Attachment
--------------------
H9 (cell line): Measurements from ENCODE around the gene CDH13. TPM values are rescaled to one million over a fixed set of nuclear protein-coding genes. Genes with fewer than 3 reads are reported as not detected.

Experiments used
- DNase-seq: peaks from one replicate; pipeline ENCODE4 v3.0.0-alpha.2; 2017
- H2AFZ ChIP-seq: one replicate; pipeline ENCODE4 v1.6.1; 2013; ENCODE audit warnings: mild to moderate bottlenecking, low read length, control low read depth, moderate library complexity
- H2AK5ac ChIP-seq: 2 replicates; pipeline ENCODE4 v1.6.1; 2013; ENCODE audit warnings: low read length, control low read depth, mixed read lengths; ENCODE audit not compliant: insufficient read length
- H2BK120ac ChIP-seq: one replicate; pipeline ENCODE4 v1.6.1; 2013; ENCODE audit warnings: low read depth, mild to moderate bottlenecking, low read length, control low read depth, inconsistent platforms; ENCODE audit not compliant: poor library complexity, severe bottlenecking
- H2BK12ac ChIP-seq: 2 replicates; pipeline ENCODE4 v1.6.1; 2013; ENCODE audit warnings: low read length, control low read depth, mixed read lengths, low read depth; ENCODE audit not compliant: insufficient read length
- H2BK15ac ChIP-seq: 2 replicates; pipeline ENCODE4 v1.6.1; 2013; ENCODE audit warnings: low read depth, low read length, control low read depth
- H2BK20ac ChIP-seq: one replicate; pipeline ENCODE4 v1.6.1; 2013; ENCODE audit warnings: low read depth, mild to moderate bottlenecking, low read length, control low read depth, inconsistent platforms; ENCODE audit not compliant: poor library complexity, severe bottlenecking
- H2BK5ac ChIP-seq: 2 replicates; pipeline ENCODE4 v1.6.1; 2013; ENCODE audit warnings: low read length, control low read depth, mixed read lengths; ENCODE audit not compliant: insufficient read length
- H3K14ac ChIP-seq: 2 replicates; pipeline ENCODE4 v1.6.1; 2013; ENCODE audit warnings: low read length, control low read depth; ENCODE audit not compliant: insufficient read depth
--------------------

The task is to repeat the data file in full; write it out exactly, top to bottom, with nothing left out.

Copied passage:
H9 (cell line): Measurements from ENCODE around the gene CDH13. TPM values are rescaled to one million over a fixed set of nuclear protein-coding genes. Genes with fewer than 3 reads are reported as not detected.

Experiments used
- DNase-seq: peaks from one replicate; pipeline ENCODE4 v3.0.0-alpha.2; 2017
- H2AFZ ChIP-seq: one replicate; pipeline ENCODE4 v1.6.1; 2013; ENCODE audit warnings: mild to moderate bottlenecking, low read length, control low read depth, moderate library complexity
- H2AK5ac ChIP-seq: 2 replicates; pipeline ENCODE4 v1.6.1; 2013; ENCODE audit warnings: low read length, control low read depth, mixed read lengths; ENCODE audit not compliant: insufficient read length
- H2BK120ac ChIP-seq: one replicate; pipeline ENCODE4 v1.6.1; 2013; ENCODE audit warnings: low read depth, mild to moderate bottlenecking, low read length, control low read depth, inconsistent platforms; ENCODE audit not compliant: poor library complexity, severe bottlenecking
- H2BK12ac ChIP-seq: 2 replicates; pipeline ENCODE4 v1.6.1; 2013; ENCODE audit warnings: low read length, control low read depth, mixed read lengths, low read depth; ENCODE audit not compliant: insufficient read length
- H2BK15ac ChIP-seq: 2 replicates; pipeline ENCODE4 v1.6.1; 2013; ENCODE audit warnings: low read depth, low read length, control low read depth
- H2BK20ac ChIP-seq: one replicate; pipeline ENCODE4 v1.6.1; 2013; ENCODE audit warnings: low read depth, mild to moderate bottlenecking, low read length, control low read depth, inconsistent platforms; ENCODE audit not compliant: poor library complexity, severe bottlenecking
- H2BK5ac ChIP-seq: 2 replicates; pipeline ENCODE4 v1.6.1; 2013; ENCODE audit warnings: low read length, control low read depth, mixed read lengths; ENCODE audit not compliant: insufficient read length
- H3K14ac ChIP-seq: 2 replicates; pipeline ENCODE4 v1.6.1; 2013; ENCODE audit warnings: low read length, control low read depth; ENCODE audit not compliant: insufficient read depth